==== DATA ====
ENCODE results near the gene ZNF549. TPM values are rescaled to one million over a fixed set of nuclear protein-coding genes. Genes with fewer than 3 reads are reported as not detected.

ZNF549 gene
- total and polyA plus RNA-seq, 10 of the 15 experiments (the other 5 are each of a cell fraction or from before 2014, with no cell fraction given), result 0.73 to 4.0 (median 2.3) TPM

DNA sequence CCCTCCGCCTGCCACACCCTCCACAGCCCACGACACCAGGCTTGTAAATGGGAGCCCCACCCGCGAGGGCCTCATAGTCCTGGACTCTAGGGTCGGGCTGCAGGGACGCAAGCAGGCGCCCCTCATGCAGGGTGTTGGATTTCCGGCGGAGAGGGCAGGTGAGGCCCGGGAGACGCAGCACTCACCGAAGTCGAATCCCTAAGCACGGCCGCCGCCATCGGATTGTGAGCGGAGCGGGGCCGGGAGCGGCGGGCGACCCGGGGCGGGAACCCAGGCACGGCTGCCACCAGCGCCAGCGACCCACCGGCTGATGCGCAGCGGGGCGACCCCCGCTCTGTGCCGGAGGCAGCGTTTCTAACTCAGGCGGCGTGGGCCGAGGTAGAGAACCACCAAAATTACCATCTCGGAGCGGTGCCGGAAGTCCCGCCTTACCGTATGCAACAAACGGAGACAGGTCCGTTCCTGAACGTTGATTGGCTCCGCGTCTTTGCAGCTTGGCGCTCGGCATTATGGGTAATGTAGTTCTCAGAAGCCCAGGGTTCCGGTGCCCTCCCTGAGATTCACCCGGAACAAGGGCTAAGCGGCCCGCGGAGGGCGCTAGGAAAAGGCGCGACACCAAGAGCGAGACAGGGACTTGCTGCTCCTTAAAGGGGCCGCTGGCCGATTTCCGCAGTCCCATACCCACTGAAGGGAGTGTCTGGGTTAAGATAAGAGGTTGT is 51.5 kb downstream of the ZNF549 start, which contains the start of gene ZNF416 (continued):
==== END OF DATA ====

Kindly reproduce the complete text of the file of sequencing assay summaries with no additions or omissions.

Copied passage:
ENCODE results near the gene ZNF549. TPM values are rescaled to one million over a fixed set of nuclear protein-coding genes. Genes with fewer than 3 reads are reported as not detected.

ZNF549 gene
- total and polyA plus RNA-seq, 10 of the 15 experiments (the other 5 are each of a cell fraction or from before 2014, with no cell fraction given), result 0.73 to 4.0 (median 2.3) TPM

DNA sequence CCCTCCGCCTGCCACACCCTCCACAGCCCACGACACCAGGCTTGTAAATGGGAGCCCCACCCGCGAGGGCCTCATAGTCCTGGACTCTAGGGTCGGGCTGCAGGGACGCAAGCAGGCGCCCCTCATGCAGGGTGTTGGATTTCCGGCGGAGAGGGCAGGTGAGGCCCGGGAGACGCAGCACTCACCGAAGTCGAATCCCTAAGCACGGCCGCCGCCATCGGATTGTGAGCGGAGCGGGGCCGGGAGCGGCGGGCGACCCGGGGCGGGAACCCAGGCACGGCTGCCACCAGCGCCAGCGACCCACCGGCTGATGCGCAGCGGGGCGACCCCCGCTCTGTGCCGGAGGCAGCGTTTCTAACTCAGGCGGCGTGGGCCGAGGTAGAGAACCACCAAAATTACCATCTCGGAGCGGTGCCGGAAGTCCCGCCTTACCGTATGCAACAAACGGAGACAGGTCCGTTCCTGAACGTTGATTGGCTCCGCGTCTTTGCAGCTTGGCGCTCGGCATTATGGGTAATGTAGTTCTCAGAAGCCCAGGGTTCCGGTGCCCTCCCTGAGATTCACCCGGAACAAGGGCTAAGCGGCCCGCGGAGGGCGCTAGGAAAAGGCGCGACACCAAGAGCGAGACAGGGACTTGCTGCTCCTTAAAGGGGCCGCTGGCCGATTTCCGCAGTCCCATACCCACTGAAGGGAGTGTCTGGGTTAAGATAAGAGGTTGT is 51.5 kb downstream of the ZNF549 start, which contains the start of gene ZNF416 (continued):